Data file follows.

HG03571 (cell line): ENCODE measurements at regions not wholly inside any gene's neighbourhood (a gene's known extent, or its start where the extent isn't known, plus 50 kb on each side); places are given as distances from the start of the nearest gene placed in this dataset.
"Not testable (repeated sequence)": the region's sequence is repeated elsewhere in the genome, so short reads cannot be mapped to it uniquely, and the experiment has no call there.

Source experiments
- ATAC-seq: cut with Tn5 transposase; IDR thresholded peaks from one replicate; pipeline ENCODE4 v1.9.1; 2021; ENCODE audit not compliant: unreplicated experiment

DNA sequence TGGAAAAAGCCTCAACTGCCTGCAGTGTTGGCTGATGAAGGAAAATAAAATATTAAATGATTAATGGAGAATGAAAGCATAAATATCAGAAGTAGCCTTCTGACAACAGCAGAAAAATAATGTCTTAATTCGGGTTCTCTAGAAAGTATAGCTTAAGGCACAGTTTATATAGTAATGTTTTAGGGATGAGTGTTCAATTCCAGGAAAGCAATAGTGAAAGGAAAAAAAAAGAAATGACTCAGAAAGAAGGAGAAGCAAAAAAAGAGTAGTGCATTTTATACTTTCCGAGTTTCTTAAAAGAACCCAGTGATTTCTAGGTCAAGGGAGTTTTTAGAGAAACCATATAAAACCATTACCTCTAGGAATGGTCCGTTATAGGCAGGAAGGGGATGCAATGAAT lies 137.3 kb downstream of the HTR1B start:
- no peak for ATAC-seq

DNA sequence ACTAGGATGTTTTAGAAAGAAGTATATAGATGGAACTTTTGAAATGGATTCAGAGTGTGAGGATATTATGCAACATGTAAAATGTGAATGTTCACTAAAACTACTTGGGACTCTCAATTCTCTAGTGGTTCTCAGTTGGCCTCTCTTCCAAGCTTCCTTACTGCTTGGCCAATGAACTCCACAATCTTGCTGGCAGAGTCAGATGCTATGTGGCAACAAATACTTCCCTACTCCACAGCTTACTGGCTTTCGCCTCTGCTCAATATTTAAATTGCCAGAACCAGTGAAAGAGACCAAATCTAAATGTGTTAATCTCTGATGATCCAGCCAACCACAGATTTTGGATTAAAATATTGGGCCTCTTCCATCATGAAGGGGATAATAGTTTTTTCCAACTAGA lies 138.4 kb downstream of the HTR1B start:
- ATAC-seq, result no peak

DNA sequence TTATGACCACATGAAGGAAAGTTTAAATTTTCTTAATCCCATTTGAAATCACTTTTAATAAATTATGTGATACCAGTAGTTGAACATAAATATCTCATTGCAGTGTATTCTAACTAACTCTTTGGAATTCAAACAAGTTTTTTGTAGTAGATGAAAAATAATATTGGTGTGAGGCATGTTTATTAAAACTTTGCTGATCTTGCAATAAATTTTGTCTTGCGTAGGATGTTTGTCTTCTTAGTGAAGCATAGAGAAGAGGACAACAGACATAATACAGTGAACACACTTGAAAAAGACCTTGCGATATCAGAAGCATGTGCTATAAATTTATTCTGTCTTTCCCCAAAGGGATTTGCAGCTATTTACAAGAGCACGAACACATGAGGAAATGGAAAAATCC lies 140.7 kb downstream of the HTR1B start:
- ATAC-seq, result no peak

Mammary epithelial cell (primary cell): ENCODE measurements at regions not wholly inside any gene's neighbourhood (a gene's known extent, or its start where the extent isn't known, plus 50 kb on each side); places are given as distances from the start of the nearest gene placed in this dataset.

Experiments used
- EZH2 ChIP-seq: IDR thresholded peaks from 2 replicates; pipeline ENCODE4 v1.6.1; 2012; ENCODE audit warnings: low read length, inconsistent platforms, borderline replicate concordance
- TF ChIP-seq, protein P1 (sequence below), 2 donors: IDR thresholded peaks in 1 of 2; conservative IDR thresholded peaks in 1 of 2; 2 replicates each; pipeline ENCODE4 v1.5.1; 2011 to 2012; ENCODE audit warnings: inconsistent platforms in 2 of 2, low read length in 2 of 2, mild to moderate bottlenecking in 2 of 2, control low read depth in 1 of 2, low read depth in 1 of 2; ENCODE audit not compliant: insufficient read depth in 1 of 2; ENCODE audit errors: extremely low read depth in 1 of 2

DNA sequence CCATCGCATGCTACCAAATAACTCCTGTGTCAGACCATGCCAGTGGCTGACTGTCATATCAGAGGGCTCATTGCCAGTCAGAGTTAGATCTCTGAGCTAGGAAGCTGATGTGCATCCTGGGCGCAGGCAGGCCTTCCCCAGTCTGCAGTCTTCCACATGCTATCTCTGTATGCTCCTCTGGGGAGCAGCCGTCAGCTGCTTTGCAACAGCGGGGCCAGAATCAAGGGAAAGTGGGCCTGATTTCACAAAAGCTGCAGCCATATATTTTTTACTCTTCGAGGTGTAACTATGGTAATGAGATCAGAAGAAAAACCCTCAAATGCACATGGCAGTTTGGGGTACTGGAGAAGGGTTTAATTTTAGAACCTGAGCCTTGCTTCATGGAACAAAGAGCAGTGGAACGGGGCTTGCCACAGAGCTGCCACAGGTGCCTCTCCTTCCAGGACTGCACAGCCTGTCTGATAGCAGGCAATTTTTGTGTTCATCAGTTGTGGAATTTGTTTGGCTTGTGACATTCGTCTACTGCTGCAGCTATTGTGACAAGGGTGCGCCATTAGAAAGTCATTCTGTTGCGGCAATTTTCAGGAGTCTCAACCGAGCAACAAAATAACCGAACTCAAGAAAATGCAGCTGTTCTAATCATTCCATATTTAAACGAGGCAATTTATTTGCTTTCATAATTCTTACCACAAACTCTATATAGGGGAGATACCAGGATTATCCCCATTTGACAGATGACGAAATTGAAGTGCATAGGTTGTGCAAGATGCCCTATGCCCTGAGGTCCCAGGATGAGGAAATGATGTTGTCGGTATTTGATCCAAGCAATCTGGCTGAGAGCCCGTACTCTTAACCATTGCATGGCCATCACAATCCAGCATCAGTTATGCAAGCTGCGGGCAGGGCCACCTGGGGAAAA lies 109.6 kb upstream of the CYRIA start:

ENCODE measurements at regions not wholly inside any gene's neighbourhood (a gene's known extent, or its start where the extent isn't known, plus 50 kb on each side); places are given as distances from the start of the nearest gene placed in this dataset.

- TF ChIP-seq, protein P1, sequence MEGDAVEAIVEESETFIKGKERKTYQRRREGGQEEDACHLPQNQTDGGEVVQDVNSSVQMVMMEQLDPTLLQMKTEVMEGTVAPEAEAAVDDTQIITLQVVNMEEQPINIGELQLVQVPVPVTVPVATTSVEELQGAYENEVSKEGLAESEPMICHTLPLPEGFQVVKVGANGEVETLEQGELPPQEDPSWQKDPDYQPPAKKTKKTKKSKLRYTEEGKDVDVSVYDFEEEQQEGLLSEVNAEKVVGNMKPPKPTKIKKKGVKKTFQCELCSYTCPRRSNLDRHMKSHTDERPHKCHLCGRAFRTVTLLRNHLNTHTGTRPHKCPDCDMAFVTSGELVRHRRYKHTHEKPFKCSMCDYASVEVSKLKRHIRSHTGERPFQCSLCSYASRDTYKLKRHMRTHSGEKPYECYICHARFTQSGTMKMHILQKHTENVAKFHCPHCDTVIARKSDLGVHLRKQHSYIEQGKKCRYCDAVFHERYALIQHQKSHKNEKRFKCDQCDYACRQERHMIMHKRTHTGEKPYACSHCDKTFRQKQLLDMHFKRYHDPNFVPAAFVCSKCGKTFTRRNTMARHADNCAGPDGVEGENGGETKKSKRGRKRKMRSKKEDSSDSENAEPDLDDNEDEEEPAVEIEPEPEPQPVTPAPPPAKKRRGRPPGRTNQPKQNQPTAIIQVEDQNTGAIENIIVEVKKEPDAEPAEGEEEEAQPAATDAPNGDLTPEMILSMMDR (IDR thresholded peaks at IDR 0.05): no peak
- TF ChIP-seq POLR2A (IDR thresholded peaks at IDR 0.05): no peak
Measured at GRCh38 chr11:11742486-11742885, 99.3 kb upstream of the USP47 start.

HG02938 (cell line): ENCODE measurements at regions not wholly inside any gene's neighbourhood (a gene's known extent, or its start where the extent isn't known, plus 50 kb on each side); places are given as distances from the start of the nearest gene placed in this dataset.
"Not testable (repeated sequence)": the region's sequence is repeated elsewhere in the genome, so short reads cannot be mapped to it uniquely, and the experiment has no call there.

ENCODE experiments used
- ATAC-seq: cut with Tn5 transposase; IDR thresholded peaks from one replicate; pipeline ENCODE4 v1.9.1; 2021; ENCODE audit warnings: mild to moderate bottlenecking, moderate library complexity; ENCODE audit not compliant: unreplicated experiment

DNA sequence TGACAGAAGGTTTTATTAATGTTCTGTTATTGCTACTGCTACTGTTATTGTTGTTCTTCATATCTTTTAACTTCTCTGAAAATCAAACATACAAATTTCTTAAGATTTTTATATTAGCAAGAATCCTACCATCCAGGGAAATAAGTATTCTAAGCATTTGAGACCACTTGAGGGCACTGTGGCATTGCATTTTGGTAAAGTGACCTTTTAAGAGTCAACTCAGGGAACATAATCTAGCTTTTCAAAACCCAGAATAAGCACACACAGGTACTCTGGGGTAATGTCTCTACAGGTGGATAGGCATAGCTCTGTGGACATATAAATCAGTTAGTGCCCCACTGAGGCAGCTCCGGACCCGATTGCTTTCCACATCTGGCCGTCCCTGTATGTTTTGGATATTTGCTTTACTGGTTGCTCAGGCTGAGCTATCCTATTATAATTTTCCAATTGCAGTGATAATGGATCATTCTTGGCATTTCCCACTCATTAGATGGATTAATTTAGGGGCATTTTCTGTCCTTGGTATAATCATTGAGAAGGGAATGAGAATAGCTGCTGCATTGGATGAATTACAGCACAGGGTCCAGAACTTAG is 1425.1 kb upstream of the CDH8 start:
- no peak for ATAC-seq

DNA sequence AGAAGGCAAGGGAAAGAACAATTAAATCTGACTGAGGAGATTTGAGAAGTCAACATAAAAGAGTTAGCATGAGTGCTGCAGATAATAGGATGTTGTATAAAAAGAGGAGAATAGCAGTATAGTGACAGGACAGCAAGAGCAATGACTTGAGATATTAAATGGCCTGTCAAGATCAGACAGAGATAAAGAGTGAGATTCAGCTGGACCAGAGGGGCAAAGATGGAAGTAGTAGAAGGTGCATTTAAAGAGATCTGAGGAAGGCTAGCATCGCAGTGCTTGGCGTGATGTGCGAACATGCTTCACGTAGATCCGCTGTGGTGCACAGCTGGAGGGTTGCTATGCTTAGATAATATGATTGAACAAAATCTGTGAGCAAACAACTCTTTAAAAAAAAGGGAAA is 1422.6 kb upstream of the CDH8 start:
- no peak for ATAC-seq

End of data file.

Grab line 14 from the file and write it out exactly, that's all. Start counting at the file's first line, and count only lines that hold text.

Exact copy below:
- TF ChIP-seq, protein P1 (sequence below), 2 donors: IDR thresholded peaks in 1 of 2; conservative IDR thresholded peaks in 1 of 2; 2 replicates each; pipeline ENCODE4 v1.5.1; 2011 to 2012; ENCODE audit warnings: inconsistent platforms in 2 of 2, low read length in 2 of 2, mild to moderate bottlenecking in 2 of 2, control low read depth in 1 of 2, low read depth in 1 of 2; ENCODE audit not compliant: insufficient read depth in 1 of 2; ENCODE audit errors: extremely low read depth in 1 of 2